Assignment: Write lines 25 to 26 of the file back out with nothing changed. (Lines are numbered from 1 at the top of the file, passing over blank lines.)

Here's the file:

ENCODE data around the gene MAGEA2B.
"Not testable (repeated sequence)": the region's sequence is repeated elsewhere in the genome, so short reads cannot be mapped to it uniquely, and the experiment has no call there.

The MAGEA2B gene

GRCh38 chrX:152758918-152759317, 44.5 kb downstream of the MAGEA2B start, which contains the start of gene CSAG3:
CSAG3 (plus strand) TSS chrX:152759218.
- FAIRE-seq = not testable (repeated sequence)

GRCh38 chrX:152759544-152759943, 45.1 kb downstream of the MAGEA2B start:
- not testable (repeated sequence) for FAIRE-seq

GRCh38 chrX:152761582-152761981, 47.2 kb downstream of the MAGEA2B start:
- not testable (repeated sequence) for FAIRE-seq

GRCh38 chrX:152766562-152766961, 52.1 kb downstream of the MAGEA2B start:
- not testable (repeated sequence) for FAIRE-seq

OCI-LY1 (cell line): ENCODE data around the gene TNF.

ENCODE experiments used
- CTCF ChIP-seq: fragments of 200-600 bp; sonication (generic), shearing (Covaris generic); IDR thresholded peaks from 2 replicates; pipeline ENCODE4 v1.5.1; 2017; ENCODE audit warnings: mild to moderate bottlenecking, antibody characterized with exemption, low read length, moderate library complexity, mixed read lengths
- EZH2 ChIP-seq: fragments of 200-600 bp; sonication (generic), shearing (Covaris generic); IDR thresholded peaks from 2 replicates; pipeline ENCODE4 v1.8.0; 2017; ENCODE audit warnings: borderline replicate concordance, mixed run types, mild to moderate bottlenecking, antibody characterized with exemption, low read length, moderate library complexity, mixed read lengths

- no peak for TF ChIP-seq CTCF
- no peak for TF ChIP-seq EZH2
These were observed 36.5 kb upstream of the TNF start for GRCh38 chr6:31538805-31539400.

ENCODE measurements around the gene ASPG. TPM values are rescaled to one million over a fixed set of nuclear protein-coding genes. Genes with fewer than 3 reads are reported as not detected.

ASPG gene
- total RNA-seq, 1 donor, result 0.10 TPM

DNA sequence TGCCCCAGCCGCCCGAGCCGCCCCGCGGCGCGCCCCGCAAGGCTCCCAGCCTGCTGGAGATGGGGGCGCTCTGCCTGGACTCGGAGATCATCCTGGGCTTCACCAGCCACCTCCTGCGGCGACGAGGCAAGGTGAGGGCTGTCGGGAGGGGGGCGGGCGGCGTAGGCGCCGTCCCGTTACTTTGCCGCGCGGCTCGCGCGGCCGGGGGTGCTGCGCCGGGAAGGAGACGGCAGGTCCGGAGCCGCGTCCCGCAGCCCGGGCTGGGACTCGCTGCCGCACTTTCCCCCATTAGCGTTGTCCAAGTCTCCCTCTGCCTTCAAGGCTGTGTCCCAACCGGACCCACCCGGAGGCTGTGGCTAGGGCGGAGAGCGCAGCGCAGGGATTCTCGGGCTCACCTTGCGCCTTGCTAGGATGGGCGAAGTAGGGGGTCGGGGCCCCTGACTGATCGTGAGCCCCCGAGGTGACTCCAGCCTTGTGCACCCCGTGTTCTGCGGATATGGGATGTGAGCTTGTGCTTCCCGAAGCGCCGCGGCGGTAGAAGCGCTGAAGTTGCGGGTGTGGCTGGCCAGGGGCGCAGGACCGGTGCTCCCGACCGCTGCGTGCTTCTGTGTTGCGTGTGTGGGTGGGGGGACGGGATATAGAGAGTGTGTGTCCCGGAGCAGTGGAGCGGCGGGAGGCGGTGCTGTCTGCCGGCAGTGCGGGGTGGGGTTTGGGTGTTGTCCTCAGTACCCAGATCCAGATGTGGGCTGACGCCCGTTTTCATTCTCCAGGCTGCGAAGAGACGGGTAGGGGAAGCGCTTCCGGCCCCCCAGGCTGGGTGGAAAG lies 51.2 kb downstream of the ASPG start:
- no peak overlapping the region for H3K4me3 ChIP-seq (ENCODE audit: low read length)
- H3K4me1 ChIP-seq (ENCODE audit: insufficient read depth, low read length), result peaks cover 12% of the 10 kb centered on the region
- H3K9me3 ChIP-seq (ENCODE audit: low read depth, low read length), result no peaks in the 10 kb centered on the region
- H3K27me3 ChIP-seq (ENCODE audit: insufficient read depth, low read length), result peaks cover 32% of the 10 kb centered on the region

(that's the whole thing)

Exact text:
- H3K4me1 ChIP-seq (ENCODE audit: insufficient read depth, low read length), result peaks cover 12% of the 10 kb centered on the region
- H3K9me3 ChIP-seq (ENCODE audit: low read depth, low read length), result no peaks in the 10 kb centered on the region